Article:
Journal

Icebreaker | Acoustic/Electronic Interface Jan 29, 2008

by Tania Kupczak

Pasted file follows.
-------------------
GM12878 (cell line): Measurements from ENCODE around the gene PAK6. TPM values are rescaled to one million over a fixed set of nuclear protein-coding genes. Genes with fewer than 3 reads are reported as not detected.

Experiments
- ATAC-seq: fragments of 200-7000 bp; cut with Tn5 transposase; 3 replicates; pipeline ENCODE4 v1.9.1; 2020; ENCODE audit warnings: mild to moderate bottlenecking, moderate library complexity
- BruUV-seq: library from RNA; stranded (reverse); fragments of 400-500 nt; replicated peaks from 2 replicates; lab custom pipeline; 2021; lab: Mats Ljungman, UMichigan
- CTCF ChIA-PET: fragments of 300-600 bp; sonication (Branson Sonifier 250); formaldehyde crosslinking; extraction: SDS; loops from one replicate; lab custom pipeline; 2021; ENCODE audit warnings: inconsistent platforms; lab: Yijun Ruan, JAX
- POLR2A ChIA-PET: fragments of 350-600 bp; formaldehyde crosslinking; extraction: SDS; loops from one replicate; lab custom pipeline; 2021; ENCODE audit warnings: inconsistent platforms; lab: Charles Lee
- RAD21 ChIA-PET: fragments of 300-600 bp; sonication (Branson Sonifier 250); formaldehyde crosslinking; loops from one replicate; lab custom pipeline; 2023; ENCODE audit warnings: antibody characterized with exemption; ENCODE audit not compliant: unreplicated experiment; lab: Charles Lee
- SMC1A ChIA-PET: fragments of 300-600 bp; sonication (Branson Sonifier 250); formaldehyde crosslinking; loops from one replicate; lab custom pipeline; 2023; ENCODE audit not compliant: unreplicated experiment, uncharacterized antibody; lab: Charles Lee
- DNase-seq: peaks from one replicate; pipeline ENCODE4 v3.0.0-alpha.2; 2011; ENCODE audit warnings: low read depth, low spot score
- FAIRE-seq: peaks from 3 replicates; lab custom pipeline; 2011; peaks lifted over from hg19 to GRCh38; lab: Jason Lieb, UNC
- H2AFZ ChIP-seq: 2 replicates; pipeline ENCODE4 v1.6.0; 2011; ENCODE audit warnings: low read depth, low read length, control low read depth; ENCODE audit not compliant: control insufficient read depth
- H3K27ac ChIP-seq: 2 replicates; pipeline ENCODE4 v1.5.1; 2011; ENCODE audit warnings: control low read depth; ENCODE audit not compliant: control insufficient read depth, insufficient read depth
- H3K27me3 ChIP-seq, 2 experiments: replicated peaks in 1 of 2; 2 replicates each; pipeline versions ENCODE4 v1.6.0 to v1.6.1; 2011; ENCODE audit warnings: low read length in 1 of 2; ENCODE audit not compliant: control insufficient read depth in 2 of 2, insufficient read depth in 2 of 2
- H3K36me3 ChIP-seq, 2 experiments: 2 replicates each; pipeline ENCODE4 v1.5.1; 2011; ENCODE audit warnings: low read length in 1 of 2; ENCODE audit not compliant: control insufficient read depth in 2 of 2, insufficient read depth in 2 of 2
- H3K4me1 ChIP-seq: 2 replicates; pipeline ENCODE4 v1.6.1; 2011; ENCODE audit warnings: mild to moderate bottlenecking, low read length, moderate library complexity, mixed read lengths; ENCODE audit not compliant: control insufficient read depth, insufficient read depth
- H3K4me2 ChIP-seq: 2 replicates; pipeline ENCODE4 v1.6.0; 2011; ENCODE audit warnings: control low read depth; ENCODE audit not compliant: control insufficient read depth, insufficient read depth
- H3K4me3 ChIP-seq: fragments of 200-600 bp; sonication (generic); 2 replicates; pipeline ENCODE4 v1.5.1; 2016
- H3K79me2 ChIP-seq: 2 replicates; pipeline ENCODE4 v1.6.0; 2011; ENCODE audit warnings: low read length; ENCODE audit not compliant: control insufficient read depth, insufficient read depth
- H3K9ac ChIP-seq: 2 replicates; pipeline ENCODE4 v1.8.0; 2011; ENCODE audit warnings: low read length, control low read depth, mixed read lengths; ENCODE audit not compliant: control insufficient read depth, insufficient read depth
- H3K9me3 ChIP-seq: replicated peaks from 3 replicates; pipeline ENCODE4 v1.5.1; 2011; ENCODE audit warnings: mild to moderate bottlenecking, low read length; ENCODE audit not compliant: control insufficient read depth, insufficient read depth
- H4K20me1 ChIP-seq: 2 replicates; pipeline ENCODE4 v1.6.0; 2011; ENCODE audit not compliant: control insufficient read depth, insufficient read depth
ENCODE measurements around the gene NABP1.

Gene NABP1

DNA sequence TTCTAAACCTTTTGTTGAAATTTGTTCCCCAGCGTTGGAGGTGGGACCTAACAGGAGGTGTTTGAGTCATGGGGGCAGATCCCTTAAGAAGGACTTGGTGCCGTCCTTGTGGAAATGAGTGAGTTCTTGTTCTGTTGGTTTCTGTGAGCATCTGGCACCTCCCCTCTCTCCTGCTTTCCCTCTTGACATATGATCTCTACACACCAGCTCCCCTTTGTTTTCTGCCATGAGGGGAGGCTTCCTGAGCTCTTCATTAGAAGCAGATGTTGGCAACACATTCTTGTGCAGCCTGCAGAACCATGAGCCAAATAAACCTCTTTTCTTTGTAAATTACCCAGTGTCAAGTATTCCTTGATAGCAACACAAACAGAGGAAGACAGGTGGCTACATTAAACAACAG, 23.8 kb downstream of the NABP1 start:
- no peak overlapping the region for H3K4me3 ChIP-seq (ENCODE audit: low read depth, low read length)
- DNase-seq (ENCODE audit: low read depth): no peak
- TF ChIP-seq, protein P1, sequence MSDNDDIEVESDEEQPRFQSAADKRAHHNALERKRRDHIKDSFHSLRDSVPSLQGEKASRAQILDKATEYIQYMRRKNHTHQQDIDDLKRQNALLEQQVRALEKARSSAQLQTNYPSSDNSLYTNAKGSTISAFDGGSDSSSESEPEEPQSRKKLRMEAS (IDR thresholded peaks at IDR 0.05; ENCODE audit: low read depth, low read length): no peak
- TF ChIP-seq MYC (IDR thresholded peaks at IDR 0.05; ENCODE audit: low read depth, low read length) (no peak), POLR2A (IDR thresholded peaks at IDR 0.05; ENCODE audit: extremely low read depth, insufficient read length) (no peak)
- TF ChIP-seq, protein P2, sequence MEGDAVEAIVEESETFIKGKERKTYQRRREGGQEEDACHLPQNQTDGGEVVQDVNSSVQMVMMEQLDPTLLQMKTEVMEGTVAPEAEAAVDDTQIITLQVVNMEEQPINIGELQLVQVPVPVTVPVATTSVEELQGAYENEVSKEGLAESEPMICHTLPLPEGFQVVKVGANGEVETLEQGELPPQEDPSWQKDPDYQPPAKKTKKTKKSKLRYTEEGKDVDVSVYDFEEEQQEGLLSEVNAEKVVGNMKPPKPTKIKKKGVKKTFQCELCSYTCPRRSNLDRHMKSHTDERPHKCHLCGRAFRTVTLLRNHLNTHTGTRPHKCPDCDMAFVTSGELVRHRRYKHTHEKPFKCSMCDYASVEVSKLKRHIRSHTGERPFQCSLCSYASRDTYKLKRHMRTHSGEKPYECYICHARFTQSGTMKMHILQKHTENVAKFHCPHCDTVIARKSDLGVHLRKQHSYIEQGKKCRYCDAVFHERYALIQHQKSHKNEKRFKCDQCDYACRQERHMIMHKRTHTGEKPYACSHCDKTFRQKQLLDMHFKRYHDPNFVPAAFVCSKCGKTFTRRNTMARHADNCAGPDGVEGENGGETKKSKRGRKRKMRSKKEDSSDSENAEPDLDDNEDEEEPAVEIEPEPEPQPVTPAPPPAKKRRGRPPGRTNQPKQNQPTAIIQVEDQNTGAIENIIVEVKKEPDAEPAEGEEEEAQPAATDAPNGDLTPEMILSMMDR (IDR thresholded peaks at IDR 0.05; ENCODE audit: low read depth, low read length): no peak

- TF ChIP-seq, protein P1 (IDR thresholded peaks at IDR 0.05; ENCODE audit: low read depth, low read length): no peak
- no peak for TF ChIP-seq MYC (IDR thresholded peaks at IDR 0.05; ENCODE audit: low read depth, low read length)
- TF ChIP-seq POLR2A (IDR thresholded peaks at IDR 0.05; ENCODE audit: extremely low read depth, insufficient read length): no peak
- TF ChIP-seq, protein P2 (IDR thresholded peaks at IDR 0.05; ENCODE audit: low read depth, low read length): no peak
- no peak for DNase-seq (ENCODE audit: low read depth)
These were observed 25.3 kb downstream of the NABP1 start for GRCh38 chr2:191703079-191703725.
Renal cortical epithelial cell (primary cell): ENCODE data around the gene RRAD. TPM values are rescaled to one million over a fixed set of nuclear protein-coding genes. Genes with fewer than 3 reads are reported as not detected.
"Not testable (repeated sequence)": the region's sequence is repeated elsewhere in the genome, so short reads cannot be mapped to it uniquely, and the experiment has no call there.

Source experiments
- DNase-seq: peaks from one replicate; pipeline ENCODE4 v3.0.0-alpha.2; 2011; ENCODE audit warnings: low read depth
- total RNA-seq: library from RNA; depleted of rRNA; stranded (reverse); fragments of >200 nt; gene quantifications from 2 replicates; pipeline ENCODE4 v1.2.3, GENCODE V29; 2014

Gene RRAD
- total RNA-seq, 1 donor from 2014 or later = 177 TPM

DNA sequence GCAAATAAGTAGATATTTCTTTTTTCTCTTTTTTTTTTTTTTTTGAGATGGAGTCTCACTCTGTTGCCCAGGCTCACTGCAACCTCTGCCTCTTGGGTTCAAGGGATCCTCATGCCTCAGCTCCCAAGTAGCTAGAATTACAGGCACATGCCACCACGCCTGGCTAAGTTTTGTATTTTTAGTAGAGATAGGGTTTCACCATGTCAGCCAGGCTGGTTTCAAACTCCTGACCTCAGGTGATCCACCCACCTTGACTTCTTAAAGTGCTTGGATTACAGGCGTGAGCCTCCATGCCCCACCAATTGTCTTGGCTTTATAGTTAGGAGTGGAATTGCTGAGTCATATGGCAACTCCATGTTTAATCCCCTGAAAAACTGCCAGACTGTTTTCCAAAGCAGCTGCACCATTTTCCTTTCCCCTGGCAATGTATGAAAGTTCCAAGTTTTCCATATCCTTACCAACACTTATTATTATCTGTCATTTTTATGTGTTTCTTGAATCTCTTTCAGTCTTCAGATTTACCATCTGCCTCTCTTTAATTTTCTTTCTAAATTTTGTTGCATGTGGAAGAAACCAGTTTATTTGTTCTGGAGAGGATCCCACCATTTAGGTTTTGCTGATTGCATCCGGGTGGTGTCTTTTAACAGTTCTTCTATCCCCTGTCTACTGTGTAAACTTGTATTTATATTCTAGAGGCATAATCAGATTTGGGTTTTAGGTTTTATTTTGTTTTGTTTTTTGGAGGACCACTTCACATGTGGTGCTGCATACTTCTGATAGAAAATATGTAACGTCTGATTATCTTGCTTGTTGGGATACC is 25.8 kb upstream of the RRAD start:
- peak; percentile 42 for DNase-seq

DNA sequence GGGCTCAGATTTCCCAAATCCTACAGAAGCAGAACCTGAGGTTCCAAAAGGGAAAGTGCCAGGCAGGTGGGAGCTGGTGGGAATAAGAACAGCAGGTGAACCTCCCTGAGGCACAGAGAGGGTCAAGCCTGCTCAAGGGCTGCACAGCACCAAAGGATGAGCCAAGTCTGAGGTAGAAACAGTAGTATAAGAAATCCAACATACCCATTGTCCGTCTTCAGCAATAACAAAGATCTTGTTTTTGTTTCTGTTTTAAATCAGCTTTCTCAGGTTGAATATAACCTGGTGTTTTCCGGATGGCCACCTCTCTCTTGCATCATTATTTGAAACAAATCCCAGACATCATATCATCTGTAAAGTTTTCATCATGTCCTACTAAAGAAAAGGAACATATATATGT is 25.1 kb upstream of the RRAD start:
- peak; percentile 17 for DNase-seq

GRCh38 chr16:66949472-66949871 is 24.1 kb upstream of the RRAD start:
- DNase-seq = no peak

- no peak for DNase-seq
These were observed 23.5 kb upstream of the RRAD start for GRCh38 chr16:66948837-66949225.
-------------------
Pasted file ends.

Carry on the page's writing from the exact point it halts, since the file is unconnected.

I enjoyed this performance very much. But in order to make myself blogworthy beyond the previous sentence, I've latched onto a thesis. So, allow me to bleat this sweeping generalization in reference to five of the six pieces performed in Saturday night's Icebreaker IV: The American Future (Classics of Downtown): The Music of the Future inherently features an interface between instruments of acoustic design and those of electrically based technology. Seattle Chamber Players (SCP) and curator Kyle Gann provided further evidence of this notion, as five of the new works in the program prominently featured pre-recorded soundscapes and samples, virtual and web-based instruments, and film, all in contrast to 'acoustic' instruments. In the following five attempts to make a distinction between two styles of musical performance represented in each of Icebreaker's works, 'acoustic' and 'electronic' are hardly the ideal or accurate definitions, but hopefully they'll serve the purpose. First, a side note: Kierkegaard, Walking by Kyle Gann There was no interface between 'acoustic' and 'electronic' or live versus pre-recorded in this piece, as it featured only the four members of SCP, but it must be noted that Mr. Gann's densely layered and widely palatable creation was absolutely magnificent. Now, onwards ”¦ Scene from 0.02 by Elodie Lauten (The Interface: pre-recorded soundscape / flute, clarinet, violin, cello) The musical ideas presented in both Ms. Lauten's soundscape and her score for violin, cello, flute, and clarinet were wonderfully intriguing, but the two did not blend well together. Part of this was due to the sound level, which was balanced in favor of the soundscape, making the dynamic nuances of the four instruments on stage greatly diminished against the constant waterfall of roaring airplanes, vocal oddities, and other layered sounds. This work is part of 0.02 (The Two-Cents Opera) by Ms. Lauten, so the complete work may well feature more balanced examples of marrying the two musical sources together. Ishi by Janice Giteck (The Interface: flute, clarinet, violin, cello / film) The score by Ms. Giteck was exquisite, providing delicate, entrancing, and even playful moments throughout the six movements that chronicled the incredible and heartbreaking life events of Ishi, the last representative of the Yahi Indians. The six movements were concluded by an evocative film by Emiko Omori, detailing the surroundings of Mt. Lassen, California, the final location of Ishi. Ms. Omori's film added a beautiful context to the score that preceded it. Furthermore, the fact that the film did not run during the performance by SCP [as I was anticipating] provided the necessary focus on and homage to Ishi himself – in a sense, the film became a seventh, contemplative movement of Ishi. The Light Within by John Luther Adams (The Interface: flute, clarinet, violin, cello, vibraphone piano, keyboard / pre-recorded electronics) This was one of my favorite pieces of the evening. Mr. Adams' meditation on the nature of light within and without was like witnessing a cosmic event in which the extraordinary mixture of acoustic and electric instruments on stage plus pre-recorded sounds not only achieved incredible sonic balance, but also seemed necessary in order to evoke a total aural spectrum. The Light Within was such a successful whole that my abandoned attempts to dichotomize the performance into Interface parts sounded utterly ridiculous. So, I leave the detailed scrutiny of this piece to a more adept writer and simply wish that you had been there to hear it. Robin Redbreast by Eve Beglarian (The Interface: pre-recorded soundscape / vocals, flute) I had much the same reaction to Ms. Beglarian's haunting song as I did to Scene from 0.02. Perhaps the soundscape accompanied only by Jessika Kenney's vocals would have made more sense, but the addition of flutist Paul Taub of SCP made the performance uneven, and not due to Mr. Taub's execution. The flute mimicked birdsong throughout, but the pre-recorded sounds – again, seeming to overpower the onstage performers – already featured digitally manipulated birdsong, begging the question of why both had to be included. In focusing on the soundscape itself, I had wished the majority of it had been performed live by a cellist, since – aside from the flange-like effect – the prominent, ongoing drone sounded much like fifths on a cello. It must also be noted that from this point forward, Mr. Taub was the only representative of SCP on stage, made doubly confusing since his contributions to the final two pieces seemed like afterthoughts by the composers. Cathedral: Live in Seattle / Echolog by William Duckworth & Nora Farrell (The Interface: PitchWeb, electronics, virtual instruments, spun sounds / flute, trombone, conch shell, toys, didjeridoo, spoken word) Regardless of my own academic analyses and Interfaces, hats off to SCP, Kyle Gann, and the performers for taking bold steps into the unknown future. - John Osebold

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